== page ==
In this way, quantitative correlations between linguistic factors (pronunciation) and social factors (social class) can be discussed. With the help of description, professionals receive an opportunity to speak about the phenomenon of using (ng) as [n] and [ŋ] in general, pointing out the situation when particular pronunciation is observed and identifying the population that speaks in this way. With the help of explanation and quantitative research (in the majority of cases), scientists receive an opportunity to reveal more detailed information about the nature of this correlation. It can also be claimed that description mainly speaks about the realisation of linguistic variables pointing out whether they exist or not, while explanation discusses focuses on a question of more or less.

Development of Sociolinguistics as a Discipline

All correlations, including those discussed before, are considered in the framework of sociolinguistics because it deals with the area, in which language and society are connected. Professionals started wondering how language development has been affected by culture since the 20th century but even before that some scientists have already claimed that language is under the influence of socially relevant factors. For example, Ferdinand de Saussure believed that language could be perceived as a type of social behaviour (Hickey n.d). With this idea, he influenced a lot of different professionals so that it is accepted worldwide even now. Still, a methodology that could be used to reveal all those correlations appeared only in several decades after that. In the middle of the 19th century, American linguists started investigating the peculiarities of language usage from a social perspective. In this way, they connected sociolinguistics with dialectology. Both disciplines focus on language variation. Still, the first one focuses more on social variables, while the second one on geographical variables. As a rule, dialectologists were historical linguists, which meant that they discussed language changes on the basis of historical texts. As a result, they had an opportunity to speak about the past only, which did not appeal to sociolinguists. What is more, those texts were usually written by individuals whose style was rather conservative, which prevented professionals from observing current situations and focusing on different social variables. Taking into consideration this issue, professionals emphasised the necessity to develop objective methods of language investigation. In this way, random sampling started to be used so that the possibility of biases could be reduced and up-to-date information can be obtained. In addition to that, the usage of the interview as the main tool for information gathering was discussed. Still, professionals stated that it would be better to make the sample unaware of the fact that they are research participants so that the results will not be affected.

Sociolinguistics developed its own methodology and turned into a separate discipline. The process of its development was perceived in three waves of variation studies. The first wave began with Labov’s work that dealt with the way language was used in New York and provided the researcher with the opportunity to define the existence of correlations between linguistic features and macrosociological categories. It focused on “socioeconomic class, sex, ethnicity, and age” (Eckert 2012, p. 87). The next wave focused on ethnographic characteristics of society and started with the Milroy’s Belfast studies. Here, local categories that influence language were discussed. In both cases, social categories correlated with language variations. On the basis of this information, Eckert (2012) developed the third wave. She claimed that variation could reveal social concerns experienced by the particular population. In addition to that, she pointed out that the meanings of variables required specification because they were not clear at that time. She believed that the attention should be paid to the context of styles in this framework. Finally, she stated that variations were a force in social change. They both reflected and constructed social meaning, which increased their effects. Such approach reveals current orthodoxy that focuses on styles (Bell 2013).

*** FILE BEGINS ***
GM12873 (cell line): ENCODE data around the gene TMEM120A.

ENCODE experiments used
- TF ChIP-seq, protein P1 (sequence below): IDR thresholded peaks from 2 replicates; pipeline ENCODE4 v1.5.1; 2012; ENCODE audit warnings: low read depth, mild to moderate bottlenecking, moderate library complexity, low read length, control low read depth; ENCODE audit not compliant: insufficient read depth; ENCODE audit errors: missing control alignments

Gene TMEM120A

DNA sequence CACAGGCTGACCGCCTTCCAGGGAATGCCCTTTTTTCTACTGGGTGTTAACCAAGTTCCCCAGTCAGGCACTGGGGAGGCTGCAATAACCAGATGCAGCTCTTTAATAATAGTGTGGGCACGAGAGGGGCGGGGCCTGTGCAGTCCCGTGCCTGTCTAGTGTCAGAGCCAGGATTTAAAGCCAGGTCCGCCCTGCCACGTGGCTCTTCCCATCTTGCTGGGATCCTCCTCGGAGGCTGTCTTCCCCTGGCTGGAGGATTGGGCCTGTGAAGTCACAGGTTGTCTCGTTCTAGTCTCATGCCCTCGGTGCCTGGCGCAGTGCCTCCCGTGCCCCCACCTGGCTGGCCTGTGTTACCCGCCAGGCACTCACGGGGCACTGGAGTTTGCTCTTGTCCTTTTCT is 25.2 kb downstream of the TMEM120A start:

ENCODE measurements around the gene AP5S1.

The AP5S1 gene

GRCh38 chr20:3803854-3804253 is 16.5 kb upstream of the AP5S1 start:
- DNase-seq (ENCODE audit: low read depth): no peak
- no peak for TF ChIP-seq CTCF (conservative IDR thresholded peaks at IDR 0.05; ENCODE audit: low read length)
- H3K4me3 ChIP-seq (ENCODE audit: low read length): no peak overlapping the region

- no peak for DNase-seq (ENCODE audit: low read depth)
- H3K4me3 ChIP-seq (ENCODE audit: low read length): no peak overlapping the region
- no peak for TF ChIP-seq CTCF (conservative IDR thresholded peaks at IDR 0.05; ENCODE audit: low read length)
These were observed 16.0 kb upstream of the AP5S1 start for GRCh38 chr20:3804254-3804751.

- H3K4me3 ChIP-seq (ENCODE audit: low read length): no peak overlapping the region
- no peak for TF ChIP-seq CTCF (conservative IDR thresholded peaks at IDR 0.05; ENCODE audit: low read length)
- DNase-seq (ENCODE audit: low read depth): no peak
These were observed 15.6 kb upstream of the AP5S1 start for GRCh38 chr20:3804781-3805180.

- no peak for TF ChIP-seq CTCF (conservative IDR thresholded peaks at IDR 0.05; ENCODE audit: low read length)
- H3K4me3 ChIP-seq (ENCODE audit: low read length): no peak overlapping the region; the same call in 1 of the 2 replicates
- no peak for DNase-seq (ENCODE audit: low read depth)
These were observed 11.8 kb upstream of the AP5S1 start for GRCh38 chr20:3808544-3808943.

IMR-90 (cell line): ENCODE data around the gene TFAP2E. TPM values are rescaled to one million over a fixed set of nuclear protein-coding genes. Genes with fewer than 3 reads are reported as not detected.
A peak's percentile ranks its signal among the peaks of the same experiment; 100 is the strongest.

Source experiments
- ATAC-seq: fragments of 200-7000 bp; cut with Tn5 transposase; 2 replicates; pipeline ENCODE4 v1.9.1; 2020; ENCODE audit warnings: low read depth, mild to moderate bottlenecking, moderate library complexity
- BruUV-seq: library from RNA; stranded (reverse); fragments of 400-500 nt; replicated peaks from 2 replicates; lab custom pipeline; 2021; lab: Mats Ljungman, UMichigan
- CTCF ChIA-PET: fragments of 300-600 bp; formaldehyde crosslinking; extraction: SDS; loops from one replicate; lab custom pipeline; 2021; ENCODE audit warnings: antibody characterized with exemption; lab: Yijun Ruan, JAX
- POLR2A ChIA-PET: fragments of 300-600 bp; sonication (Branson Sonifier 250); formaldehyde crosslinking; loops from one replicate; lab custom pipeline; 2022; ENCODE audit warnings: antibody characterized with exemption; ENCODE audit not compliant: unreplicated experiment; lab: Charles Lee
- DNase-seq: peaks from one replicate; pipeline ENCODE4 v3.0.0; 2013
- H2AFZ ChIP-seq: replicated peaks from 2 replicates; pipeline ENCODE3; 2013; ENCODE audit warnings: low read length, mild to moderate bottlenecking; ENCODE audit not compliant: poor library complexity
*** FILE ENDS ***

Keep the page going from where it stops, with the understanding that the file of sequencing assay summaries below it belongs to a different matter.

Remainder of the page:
Unlike sociolinguistics, theoretical linguistics has a tendency to eradicate social variation systematically. Professionals, including Chomskyan, for instance, would consider those language changes that are observed in the correlation between linguistic and social factors to be just “noise” that can be equated to the acceptable language (Jalali 2013). Still, this approach of homogeneous competence is rejected by many professionals who emphasise the fact that linguistic variables exist even in the framework of one community. Those who support sociolinguistics emphasise the fact that even those speakers who represent one community belong to the diverse population, as they are of different age groups, genders, ethnicities, etc. (Hilpert, Östman & Mertzlufft 2015).

Sociolinguistic Issues Identified by Labov and His Colleagues

The correlation between language and society has been discussed by many professionals occupied in the sphere of sociolinguistics, including Labov, Weireich, and Herzog. In their work, these scientists identified five main issues that had to be investigated in order to improve understanding of language changes in the framework of sociolinguistics but could not be investigated using the comparative reconstruction approach that was previously utilised by their colleagues. Thus, a new empirical method was required to resolve those main issues these authors identified when discussing language changes and their connection with society.